[Many thanks to Peter Jordens for bringing this item to our attention.] In “BUMP artists talk inspiration, creative process behind public works of art” (CBC), Hannah Kost covers the Beltline Urban Mural Project, which, she says, “returns to brighten up Calgary with accessible art.” This article includes a section on Canada-based artist of Kittitian heritage Adrianne Williams.
Since it began in 2017, the Beltline Urban Mural Project — or BUMP as its known — has brightened the downtown core with street art that transforms nondescript buildings and parking lots into outdoor art galleries. Four murals were painted in its first year, and the project has grown ever since, with 12 murals added in 2018 and 15 more in 2019.
COVID-19 couldn’t slow down the project, which returned with an even bigger scope: this year’s slew of local, national and international artists were commissioned to create 21 pieces this month. Three of its artists offered a glimpse at their murals, and what has inspired them, before the festival officially wraps up for another year on Aug. 30.
Adrianne Williams, a multidisciplinary artist who is creating her first piece on the side of Caribbean restaurant Simply Irie, said she has applied to be a part of BUMP every year since 2017. This is her first year taking part, and her enthusiasm for the ongoing project is rooted in its facilitation of public art. “I love the idea of making art accessible … not necessarily having to go to a gallery, but literally walking down your street, and being able to interact with something, is so important,” Williams said. “It’s not for an elite crowd, it’s for everyone.”
Williams collaborated with the owner of Simply Irie to inspire her mural. She has Caribbean ancestry, and wanted to pay homage to the culture. In her piece, her daughter kisses a mango as Bob Marley looks on; the wall is as blue as the the sea. “I wanted to incorporate the things that we love from our culture, and put them on the side of the building to kind of reflect the inside of the restaurant,” Williams said. “So it’s all about food and family and fruit and the ocean, so I just tried to incorporate all the things of the Caribbean — the things that I love.”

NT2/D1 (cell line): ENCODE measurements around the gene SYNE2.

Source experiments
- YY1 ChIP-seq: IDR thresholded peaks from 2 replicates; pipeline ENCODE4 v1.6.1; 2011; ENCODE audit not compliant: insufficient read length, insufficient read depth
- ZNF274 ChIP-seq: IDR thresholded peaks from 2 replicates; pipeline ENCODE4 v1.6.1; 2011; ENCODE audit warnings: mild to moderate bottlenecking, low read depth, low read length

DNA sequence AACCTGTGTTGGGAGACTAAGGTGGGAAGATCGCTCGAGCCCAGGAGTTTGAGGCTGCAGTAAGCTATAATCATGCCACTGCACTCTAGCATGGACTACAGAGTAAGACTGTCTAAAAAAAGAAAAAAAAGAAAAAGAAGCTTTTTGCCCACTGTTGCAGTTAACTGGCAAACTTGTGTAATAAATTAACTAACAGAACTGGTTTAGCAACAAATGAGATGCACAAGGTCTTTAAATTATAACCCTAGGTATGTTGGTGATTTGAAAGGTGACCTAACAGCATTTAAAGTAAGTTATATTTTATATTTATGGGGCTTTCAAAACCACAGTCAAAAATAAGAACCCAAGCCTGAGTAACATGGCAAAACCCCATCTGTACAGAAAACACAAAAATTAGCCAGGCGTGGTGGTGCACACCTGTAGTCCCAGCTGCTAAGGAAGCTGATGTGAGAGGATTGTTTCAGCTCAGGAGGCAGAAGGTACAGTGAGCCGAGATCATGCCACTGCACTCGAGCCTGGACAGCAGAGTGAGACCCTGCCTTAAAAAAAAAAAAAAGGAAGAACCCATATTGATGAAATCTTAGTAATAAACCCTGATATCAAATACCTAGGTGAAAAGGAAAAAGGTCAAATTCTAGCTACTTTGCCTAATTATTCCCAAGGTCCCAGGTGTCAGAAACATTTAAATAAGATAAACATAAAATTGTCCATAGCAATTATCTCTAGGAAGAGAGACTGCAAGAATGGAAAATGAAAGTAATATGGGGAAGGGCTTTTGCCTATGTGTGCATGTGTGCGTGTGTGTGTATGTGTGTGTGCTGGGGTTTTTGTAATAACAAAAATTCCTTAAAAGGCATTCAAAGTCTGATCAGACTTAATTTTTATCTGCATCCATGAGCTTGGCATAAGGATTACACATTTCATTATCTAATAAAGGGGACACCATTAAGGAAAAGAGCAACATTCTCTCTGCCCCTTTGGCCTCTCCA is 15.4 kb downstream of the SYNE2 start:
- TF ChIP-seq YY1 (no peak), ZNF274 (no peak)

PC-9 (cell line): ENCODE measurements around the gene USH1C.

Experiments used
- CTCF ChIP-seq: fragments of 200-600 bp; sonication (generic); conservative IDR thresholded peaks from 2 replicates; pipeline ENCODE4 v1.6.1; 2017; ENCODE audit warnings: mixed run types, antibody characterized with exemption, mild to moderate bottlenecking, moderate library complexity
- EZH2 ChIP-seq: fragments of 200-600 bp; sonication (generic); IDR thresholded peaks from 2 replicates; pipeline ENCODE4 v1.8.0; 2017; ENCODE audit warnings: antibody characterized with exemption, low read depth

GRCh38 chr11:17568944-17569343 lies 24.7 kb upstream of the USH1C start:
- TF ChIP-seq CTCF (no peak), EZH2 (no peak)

Creating her first mural has taken a lot of time and effort. It has been a learning process, Williams said. She has been using paint and a paintbrush, and learned from other artists that aerosols and spray cans make the process go faster. “It really takes a village,” she said. “It’s not me alone. It’s everybody pitching in and helping.”
Urban culture and the individual are themes Williams explores through her artwork, and through her mural, Williams said she is able to illustrate a part of her heritage in a diverse city.
It’s putting her heart on a wall, she said.
“I think Calgary is a melting pot of all different cultures, and that’s what makes it great and unique and special,” Williams said. “So to be able to bring a piece of what I grew up with, and what I know, and what my family loves, and be able to display it in my art form, I feel like, is a blessing. And I feel really humbled by it.” [. . .]
For full article, see https://www.cbc.ca/news/canada/calgary/beltline-urban-mural-project-calgary-bump-street-art-festival-1.5697844
More about Adrianne Williams:
https://www.instagram.com/adrianne_c_williams Also see related video:
Artist Talk #1 with Adrianne Williams, AlfAlfA, Nathan Meguinis, and Sbuone
Beltline Neighbourhoods Association, August 18, 2020